The town was organized and the first town meeting held, March 29, 1793, at the house of Ashbel Shepard. The early records were all destroyed by fire, however, together with the store and an extensive stock of goods belonging to Storrs & Langdon, August 9, 1830, so it is impossible to tell who the first officers were: Nathan Cutler was the first town clerk, holding the office twelve years. Timothy Stanley was the first justice, in 1791, and also the first representative, elected in 1795. There was another large fire December 6, 1838, destroying the large store of Babbitt & Gleason, and seven or eight other buildings. The first public road laid through the town after its settlement was the old road to Glover, formerly known as the Norton road. The first school was held in Aaron Shepard's barn in 1794, taught by Anna Hill, and the following year was held in the barn of Ashbel Shepard. In the same place soon after, Eunice Stoddard taught a school. She afterwards became the wife of Col. Elkins, of Peacham. The third teacher employed was Jane Johnson, who occupied the first school-house, built upon an eminence on the old road leading from Greensboro village to Hardwick street.  This house, not many years after, was destroyed by fire.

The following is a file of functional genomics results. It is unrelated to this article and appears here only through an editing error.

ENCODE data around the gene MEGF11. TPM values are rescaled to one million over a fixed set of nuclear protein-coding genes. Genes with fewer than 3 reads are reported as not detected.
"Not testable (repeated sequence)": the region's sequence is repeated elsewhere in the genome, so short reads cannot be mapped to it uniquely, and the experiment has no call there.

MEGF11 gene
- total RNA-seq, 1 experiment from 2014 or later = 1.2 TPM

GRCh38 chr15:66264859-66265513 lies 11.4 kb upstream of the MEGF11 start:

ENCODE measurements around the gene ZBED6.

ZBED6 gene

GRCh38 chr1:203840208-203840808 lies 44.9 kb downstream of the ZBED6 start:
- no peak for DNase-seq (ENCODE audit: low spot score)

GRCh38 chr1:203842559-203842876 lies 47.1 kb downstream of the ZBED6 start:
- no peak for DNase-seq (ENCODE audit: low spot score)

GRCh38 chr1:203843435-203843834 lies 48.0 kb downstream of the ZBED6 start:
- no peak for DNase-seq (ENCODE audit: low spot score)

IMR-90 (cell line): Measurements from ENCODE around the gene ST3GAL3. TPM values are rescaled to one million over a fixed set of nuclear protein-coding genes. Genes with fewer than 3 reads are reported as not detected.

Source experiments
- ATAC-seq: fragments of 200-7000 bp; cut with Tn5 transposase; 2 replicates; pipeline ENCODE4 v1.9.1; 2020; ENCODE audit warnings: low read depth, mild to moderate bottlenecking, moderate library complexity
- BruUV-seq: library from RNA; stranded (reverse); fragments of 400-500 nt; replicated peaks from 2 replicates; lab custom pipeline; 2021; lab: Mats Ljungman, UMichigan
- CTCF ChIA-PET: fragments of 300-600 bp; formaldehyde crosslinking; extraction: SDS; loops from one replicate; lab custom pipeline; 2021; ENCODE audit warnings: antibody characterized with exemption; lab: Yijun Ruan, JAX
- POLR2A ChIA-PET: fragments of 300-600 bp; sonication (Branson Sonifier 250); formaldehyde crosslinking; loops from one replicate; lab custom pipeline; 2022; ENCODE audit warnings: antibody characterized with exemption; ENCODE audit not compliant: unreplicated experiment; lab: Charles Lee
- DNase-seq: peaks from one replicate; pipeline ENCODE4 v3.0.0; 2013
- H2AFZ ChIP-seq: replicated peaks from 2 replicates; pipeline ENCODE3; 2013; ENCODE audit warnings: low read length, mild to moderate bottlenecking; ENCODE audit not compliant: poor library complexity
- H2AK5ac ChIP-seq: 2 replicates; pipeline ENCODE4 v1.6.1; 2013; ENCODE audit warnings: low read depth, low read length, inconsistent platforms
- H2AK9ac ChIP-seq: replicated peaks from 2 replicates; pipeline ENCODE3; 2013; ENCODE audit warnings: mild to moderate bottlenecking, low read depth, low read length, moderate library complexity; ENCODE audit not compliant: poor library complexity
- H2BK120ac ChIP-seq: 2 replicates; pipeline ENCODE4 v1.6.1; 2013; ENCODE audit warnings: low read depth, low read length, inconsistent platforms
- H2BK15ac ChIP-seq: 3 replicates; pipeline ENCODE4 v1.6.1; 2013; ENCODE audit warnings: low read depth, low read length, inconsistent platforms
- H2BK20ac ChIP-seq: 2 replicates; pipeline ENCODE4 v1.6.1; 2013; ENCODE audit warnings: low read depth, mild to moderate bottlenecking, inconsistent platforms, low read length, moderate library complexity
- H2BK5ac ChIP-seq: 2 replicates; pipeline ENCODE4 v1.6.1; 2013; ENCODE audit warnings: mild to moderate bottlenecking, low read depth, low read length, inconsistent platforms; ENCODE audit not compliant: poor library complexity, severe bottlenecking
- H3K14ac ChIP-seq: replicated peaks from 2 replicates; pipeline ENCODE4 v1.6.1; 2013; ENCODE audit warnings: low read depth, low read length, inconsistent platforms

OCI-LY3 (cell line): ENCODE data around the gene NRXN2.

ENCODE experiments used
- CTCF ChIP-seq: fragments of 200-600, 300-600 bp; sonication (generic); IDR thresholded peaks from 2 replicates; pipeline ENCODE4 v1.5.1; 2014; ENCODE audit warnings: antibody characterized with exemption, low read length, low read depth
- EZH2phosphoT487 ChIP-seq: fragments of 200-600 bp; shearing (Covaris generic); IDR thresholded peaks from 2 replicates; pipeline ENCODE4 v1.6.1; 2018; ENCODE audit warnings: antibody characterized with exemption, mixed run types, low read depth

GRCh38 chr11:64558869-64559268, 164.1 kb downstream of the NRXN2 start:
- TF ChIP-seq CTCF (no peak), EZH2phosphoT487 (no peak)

The Scotch settlers in this town, though they cannot be ranked among the early settlers, coming only from thirty to fifty years ago, deserve honorable mention among the permanent settlers, for their characteristic industry and frugality has secured to them, with few exceptions, comfortable homes and farms whose appearance betoken the thrift of their possessors. John Urie was the pioneer, coming from Paisley in 1830, locating in the northwestern corner. John Simpson came the same year, from Glasgow. They were followed, in 1832, by John Gebbie from Ayrshire, and in 1839, by David Calderwood, from the same place.  In 1843, James Simpson and Bruce H. Cuthbertson came. In 1849-'50, came George and Alexander Young and wives, Matthew Marshall, Andrew Jardine, and Clark Brownlie, from Glasgow, and were followed later by David Logan, John Findlay and others.